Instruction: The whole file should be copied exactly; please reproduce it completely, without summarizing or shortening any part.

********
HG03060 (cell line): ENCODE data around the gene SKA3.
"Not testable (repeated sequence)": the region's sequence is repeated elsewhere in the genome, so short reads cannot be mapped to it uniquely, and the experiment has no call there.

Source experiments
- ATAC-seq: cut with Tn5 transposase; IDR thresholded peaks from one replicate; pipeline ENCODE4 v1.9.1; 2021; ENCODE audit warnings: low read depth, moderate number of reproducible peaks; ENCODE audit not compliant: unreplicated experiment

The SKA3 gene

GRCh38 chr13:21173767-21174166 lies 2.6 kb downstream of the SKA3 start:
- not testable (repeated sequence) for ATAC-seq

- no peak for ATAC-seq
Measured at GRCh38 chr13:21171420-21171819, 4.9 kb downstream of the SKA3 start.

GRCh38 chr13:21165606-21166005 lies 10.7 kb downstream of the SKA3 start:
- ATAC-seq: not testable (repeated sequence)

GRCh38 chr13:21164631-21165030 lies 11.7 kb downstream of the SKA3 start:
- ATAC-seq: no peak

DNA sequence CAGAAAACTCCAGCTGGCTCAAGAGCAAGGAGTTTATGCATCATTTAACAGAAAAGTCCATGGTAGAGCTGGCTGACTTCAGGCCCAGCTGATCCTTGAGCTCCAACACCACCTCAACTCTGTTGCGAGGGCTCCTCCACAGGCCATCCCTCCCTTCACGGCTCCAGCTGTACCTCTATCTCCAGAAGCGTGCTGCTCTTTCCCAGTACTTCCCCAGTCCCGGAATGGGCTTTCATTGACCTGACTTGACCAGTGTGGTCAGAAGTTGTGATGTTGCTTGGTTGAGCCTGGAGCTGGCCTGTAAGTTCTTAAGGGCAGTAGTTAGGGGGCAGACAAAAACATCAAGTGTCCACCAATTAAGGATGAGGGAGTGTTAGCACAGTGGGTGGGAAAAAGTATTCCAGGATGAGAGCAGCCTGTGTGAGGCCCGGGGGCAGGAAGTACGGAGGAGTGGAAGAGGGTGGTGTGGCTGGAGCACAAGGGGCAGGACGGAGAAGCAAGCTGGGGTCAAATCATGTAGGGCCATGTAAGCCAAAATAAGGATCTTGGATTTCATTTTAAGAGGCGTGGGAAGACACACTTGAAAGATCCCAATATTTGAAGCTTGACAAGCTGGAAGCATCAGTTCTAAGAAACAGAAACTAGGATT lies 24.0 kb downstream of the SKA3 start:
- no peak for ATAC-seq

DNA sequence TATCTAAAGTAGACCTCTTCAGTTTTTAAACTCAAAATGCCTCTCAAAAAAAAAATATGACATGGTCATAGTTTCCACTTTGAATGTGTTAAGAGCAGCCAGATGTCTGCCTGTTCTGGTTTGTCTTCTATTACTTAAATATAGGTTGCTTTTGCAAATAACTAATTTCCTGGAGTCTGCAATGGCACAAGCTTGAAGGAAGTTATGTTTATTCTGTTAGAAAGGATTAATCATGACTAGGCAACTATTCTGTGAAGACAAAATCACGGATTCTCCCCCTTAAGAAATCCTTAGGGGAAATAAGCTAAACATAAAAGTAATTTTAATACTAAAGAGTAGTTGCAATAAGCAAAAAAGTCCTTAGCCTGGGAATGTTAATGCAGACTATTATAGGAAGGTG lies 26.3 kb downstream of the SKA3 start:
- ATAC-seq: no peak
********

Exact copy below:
HG03060 (cell line): ENCODE data around the gene SKA3.
"Not testable (repeated sequence)": the region's sequence is repeated elsewhere in the genome, so short reads cannot be mapped to it uniquely, and the experiment has no call there.

Source experiments
- ATAC-seq: cut with Tn5 transposase; IDR thresholded peaks from one replicate; pipeline ENCODE4 v1.9.1; 2021; ENCODE audit warnings: low read depth, moderate number of reproducible peaks; ENCODE audit not compliant: unreplicated experiment

The SKA3 gene

GRCh38 chr13:21173767-21174166 lies 2.6 kb downstream of the SKA3 start:
- not testable (repeated sequence) for ATAC-seq

- no peak for ATAC-seq
Measured at GRCh38 chr13:21171420-21171819, 4.9 kb downstream of the SKA3 start.

GRCh38 chr13:21165606-21166005 lies 10.7 kb downstream of the SKA3 start:
- ATAC-seq: not testable (repeated sequence)

GRCh38 chr13:21164631-21165030 lies 11.7 kb downstream of the SKA3 start:
- ATAC-seq: no peak

DNA sequence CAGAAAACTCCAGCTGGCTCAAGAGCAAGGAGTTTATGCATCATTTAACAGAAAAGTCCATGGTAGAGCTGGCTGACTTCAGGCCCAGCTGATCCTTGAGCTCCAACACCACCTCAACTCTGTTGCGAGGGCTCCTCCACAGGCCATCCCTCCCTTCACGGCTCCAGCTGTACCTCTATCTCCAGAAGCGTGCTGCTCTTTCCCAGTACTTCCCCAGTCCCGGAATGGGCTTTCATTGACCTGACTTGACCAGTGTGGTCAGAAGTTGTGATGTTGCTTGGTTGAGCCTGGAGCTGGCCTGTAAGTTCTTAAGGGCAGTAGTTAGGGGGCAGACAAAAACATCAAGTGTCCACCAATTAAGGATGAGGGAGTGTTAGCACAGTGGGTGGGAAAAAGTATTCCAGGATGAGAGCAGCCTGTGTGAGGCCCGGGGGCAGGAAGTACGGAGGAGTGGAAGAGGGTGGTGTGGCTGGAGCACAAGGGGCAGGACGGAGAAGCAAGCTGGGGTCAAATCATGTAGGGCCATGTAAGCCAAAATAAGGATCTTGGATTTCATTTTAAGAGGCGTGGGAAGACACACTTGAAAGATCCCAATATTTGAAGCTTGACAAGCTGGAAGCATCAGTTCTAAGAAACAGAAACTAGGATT lies 24.0 kb downstream of the SKA3 start:
- no peak for ATAC-seq

DNA sequence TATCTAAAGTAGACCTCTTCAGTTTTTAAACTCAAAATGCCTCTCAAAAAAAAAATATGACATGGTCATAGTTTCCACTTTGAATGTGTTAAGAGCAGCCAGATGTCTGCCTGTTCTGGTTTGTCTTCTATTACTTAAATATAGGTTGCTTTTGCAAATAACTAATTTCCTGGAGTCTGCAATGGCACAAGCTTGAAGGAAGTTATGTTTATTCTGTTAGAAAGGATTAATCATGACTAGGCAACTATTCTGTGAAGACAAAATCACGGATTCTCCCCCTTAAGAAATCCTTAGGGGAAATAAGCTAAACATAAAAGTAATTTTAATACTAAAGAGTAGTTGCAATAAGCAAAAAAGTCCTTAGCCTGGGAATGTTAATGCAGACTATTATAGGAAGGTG lies 26.3 kb downstream of the SKA3 start:
- ATAC-seq: no peak